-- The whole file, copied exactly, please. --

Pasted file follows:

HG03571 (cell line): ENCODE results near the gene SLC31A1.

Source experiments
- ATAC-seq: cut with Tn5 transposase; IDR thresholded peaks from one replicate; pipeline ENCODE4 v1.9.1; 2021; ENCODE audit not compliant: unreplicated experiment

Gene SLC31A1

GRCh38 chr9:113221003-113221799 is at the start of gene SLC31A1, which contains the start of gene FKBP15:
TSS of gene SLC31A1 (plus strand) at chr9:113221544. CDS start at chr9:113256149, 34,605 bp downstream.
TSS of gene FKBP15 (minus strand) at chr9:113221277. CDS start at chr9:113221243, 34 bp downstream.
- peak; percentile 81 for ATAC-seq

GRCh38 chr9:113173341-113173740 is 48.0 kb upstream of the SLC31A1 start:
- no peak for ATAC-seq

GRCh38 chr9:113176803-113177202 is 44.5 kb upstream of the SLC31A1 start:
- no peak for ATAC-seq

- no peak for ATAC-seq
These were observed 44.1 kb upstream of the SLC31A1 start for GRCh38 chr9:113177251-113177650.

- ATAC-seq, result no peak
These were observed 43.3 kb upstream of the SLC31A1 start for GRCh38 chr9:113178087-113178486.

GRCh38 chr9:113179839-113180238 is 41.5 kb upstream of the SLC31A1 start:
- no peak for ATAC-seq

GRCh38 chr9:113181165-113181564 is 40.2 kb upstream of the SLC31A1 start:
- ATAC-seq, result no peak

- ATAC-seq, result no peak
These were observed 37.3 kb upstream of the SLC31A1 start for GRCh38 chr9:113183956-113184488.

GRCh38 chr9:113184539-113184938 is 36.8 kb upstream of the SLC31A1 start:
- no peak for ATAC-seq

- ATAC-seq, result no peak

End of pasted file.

HG03571 (cell line): ENCODE results near the gene SLC31A1.

Source experiments
- ATAC-seq: cut with Tn5 transposase; IDR thresholded peaks from one replicate; pipeline ENCODE4 v1.9.1; 2021; ENCODE audit not compliant: unreplicated experiment

Gene SLC31A1

GRCh38 chr9:113221003-113221799 is at the start of gene SLC31A1, which contains the start of gene FKBP15:
TSS of gene SLC31A1 (plus strand) at chr9:113221544. CDS start at chr9:113256149, 34,605 bp downstream.
TSS of gene FKBP15 (minus strand) at chr9:113221277. CDS start at chr9:113221243, 34 bp downstream.
- peak; percentile 81 for ATAC-seq

GRCh38 chr9:113173341-113173740 is 48.0 kb upstream of the SLC31A1 start:
- no peak for ATAC-seq

GRCh38 chr9:113176803-113177202 is 44.5 kb upstream of the SLC31A1 start:
- no peak for ATAC-seq

- no peak for ATAC-seq
These were observed 44.1 kb upstream of the SLC31A1 start for GRCh38 chr9:113177251-113177650.

- ATAC-seq, result no peak
These were observed 43.3 kb upstream of the SLC31A1 start for GRCh38 chr9:113178087-113178486.

GRCh38 chr9:113179839-113180238 is 41.5 kb upstream of the SLC31A1 start:
- no peak for ATAC-seq

GRCh38 chr9:113181165-113181564 is 40.2 kb upstream of the SLC31A1 start:
- ATAC-seq, result no peak

- ATAC-seq, result no peak
These were observed 37.3 kb upstream of the SLC31A1 start for GRCh38 chr9:113183956-113184488.

GRCh38 chr9:113184539-113184938 is 36.8 kb upstream of the SLC31A1 start:
- no peak for ATAC-seq

- ATAC-seq, result no peak